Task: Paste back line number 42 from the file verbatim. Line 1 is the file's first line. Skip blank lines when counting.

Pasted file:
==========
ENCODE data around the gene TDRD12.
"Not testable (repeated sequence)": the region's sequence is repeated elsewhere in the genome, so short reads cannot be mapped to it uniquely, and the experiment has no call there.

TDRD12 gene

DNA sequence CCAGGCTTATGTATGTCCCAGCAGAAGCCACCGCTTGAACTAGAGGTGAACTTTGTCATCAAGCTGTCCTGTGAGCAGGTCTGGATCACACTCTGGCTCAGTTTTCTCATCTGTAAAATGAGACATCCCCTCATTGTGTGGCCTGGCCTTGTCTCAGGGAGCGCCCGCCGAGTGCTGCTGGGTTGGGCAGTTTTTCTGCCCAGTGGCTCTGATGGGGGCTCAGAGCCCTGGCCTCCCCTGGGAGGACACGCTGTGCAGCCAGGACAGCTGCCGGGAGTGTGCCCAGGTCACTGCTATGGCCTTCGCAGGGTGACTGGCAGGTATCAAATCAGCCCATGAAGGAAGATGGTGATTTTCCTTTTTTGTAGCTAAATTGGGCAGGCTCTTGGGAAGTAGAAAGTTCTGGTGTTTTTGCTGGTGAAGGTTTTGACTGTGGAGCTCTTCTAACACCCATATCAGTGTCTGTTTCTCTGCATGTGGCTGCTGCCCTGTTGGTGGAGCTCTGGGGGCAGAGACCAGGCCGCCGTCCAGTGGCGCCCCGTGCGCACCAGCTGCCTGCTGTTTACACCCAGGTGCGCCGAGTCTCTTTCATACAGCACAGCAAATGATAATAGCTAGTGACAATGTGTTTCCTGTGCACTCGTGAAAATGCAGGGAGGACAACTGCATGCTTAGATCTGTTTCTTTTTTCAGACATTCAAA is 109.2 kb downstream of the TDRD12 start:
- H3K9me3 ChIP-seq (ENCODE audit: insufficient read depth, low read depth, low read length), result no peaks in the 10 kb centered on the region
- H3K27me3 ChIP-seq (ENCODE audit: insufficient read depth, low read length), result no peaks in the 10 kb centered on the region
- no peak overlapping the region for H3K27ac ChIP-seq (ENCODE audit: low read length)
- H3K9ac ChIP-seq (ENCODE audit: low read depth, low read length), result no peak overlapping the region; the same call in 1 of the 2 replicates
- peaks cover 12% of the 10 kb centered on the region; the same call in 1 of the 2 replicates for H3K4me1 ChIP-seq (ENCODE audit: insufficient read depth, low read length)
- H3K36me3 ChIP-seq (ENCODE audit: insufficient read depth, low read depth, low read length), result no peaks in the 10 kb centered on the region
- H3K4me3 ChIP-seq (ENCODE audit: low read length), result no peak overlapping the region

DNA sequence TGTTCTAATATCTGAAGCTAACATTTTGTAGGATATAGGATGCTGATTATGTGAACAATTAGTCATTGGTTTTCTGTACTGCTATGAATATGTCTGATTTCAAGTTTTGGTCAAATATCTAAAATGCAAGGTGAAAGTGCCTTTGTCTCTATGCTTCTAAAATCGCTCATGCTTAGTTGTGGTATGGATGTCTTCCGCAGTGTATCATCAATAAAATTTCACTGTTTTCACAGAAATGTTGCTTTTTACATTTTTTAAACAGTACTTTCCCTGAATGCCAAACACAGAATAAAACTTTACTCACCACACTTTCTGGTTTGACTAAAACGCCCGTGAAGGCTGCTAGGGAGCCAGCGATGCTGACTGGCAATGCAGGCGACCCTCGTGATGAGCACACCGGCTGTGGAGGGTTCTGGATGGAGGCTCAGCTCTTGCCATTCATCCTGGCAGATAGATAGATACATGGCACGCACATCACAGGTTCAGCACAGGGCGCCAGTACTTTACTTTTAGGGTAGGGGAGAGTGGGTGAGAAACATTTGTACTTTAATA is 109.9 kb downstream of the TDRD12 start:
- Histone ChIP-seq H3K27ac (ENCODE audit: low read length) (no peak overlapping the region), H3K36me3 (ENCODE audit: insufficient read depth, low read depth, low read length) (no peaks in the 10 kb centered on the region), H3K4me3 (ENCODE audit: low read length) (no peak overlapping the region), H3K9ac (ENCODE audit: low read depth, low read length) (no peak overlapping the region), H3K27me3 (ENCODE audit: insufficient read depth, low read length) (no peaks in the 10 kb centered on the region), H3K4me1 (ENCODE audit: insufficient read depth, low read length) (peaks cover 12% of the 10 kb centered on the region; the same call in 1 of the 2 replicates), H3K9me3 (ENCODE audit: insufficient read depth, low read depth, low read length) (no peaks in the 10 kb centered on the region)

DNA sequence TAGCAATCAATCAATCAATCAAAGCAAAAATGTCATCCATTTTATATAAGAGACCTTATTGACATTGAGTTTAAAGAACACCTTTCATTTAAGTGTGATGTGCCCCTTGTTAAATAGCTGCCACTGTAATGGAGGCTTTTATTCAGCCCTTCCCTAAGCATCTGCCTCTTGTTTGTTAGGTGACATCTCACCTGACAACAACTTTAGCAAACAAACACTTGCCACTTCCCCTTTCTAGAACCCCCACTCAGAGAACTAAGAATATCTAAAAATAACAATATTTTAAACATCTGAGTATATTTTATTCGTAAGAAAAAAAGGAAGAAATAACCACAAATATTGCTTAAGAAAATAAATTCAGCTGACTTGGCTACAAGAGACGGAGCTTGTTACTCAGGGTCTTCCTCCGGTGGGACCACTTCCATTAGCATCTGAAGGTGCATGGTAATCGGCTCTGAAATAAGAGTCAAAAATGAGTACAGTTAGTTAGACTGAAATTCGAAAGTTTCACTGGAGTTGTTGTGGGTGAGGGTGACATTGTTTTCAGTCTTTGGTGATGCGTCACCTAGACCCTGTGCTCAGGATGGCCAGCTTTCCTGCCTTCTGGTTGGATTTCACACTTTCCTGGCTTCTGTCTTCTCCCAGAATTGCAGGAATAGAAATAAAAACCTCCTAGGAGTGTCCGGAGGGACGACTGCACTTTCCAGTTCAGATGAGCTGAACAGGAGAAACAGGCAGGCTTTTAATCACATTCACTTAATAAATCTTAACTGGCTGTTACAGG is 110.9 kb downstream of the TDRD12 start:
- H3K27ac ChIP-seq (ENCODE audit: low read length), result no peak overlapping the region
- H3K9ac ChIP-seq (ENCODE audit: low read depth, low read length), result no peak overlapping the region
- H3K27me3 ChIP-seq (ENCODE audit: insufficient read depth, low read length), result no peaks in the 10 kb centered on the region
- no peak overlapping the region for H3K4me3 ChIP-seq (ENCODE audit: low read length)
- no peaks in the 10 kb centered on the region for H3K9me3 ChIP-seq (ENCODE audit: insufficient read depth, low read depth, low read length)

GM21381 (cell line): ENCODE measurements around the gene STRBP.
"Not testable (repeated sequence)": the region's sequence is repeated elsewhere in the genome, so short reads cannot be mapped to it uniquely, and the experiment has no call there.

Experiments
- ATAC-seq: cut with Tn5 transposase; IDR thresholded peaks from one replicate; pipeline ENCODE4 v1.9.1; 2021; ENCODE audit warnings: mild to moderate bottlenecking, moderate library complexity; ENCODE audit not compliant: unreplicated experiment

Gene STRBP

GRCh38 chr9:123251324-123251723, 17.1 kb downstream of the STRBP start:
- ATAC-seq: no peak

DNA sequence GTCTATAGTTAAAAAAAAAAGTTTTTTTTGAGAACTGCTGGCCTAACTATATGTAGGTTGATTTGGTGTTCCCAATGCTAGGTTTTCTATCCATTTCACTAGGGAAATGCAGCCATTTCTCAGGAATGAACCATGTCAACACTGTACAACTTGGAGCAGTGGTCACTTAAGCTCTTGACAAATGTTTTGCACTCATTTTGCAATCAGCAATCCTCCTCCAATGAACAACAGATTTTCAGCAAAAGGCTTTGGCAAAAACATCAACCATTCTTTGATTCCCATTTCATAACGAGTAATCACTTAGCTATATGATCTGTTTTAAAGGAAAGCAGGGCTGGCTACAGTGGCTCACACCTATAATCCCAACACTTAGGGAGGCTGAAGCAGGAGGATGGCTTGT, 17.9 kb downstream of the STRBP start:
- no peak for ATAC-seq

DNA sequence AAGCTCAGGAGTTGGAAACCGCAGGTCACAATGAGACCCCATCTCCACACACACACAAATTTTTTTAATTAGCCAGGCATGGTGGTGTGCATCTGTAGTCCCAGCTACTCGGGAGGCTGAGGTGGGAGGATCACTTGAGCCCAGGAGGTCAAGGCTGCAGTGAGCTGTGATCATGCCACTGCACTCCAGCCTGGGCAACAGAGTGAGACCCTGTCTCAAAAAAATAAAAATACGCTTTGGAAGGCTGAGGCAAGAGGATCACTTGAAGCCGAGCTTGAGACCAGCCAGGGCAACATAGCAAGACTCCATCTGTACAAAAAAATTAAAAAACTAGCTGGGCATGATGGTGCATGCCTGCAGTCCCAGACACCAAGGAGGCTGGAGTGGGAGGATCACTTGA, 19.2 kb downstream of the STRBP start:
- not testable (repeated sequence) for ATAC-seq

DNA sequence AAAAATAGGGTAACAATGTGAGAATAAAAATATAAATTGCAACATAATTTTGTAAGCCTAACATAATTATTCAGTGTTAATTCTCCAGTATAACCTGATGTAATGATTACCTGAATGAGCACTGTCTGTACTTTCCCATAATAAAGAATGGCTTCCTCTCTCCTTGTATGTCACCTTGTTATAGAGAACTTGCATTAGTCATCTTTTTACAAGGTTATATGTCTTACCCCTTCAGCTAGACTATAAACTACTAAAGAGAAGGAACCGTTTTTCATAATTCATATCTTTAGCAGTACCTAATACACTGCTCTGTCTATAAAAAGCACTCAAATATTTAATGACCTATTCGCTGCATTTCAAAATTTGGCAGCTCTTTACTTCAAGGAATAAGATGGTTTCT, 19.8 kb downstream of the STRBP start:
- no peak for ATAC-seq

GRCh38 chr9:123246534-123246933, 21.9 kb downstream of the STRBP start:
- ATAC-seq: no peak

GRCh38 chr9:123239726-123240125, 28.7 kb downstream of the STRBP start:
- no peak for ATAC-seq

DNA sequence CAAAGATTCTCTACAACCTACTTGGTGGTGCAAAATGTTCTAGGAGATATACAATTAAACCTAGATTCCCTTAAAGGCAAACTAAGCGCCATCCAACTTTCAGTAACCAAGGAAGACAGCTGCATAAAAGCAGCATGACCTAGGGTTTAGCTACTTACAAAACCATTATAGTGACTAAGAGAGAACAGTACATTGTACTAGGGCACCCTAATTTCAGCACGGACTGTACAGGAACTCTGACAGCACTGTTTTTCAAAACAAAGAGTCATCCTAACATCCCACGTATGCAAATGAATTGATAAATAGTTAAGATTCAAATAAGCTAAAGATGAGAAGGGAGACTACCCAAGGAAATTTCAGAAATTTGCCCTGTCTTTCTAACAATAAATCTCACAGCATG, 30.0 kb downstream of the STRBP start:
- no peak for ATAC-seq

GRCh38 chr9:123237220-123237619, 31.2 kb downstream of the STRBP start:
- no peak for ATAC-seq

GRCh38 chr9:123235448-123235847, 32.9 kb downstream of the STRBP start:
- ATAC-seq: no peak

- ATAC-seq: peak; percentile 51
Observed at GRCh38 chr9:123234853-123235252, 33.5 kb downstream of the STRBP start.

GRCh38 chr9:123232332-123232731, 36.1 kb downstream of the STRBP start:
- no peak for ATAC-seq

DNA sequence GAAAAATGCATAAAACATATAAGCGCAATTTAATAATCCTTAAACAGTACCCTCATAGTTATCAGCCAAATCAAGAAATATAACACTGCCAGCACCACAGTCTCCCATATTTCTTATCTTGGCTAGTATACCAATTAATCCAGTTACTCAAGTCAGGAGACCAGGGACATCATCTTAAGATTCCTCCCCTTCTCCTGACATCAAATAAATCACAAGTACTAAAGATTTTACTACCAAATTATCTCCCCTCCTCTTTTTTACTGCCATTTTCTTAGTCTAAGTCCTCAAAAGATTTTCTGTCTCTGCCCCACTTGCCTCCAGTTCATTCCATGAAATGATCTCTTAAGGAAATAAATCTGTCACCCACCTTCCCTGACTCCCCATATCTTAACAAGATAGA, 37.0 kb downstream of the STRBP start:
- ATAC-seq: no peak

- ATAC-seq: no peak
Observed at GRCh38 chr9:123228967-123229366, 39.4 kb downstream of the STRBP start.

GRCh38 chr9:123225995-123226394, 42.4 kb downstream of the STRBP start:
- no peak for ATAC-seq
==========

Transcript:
- ATAC-seq: no peak